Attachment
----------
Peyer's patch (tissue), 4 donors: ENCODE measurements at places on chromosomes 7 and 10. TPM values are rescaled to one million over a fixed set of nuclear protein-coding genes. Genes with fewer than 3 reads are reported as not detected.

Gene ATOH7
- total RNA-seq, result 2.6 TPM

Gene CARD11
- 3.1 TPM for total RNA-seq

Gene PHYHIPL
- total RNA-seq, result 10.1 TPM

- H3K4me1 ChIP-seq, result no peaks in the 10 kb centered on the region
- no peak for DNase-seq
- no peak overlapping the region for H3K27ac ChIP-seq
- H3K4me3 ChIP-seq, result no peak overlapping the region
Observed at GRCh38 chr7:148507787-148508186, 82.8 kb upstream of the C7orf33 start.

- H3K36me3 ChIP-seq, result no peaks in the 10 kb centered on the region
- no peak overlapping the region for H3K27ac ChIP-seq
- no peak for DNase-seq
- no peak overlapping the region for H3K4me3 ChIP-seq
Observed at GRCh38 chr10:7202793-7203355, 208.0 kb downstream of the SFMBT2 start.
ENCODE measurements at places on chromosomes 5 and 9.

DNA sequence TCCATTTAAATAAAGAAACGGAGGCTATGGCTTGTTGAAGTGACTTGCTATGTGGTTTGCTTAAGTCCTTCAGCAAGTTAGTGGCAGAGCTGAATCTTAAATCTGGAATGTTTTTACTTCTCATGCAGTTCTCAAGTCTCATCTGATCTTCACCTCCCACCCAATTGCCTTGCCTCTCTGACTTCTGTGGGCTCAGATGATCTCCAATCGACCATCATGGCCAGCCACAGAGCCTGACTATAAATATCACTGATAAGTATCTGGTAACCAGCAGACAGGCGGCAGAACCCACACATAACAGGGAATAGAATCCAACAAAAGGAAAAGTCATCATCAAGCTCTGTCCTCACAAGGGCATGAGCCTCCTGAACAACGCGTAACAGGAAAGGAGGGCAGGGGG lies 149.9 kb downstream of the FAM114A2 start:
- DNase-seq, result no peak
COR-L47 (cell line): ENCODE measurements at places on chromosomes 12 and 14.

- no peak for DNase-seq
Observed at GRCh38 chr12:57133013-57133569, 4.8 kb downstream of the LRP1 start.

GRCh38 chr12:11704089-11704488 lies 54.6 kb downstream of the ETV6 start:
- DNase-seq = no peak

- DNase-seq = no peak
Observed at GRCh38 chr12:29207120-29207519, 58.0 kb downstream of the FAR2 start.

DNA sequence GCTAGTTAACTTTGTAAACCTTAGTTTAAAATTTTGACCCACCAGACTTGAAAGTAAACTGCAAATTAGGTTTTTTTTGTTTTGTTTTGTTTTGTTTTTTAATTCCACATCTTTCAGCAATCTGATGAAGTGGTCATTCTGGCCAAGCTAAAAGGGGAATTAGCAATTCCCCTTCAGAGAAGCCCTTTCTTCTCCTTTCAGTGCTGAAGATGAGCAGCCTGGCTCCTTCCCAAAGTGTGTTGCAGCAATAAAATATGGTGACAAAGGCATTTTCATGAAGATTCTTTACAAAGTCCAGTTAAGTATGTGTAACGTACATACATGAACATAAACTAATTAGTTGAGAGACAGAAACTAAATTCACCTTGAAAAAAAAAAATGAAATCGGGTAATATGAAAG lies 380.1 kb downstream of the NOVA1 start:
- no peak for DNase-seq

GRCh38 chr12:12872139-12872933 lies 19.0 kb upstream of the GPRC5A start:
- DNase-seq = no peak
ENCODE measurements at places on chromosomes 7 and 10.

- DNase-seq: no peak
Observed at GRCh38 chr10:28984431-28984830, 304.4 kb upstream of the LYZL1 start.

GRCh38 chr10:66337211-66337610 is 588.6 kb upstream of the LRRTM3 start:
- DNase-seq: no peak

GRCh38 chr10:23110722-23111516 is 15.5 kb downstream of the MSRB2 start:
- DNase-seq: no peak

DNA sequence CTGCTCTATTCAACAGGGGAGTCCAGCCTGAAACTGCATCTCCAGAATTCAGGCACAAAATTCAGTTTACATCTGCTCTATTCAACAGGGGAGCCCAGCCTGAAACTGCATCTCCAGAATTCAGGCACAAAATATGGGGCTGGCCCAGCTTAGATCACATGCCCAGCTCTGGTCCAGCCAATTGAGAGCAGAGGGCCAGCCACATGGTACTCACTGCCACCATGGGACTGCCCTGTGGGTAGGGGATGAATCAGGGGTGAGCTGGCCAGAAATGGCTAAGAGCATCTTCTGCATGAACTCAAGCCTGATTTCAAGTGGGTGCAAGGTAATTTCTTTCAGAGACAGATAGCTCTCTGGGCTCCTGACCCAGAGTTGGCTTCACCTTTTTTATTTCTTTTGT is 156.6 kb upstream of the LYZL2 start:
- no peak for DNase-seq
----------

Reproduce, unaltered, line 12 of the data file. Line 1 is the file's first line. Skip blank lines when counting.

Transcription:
Observed at GRCh38 chr7:148507787-148508186, 82.8 kb upstream of the C7orf33 start.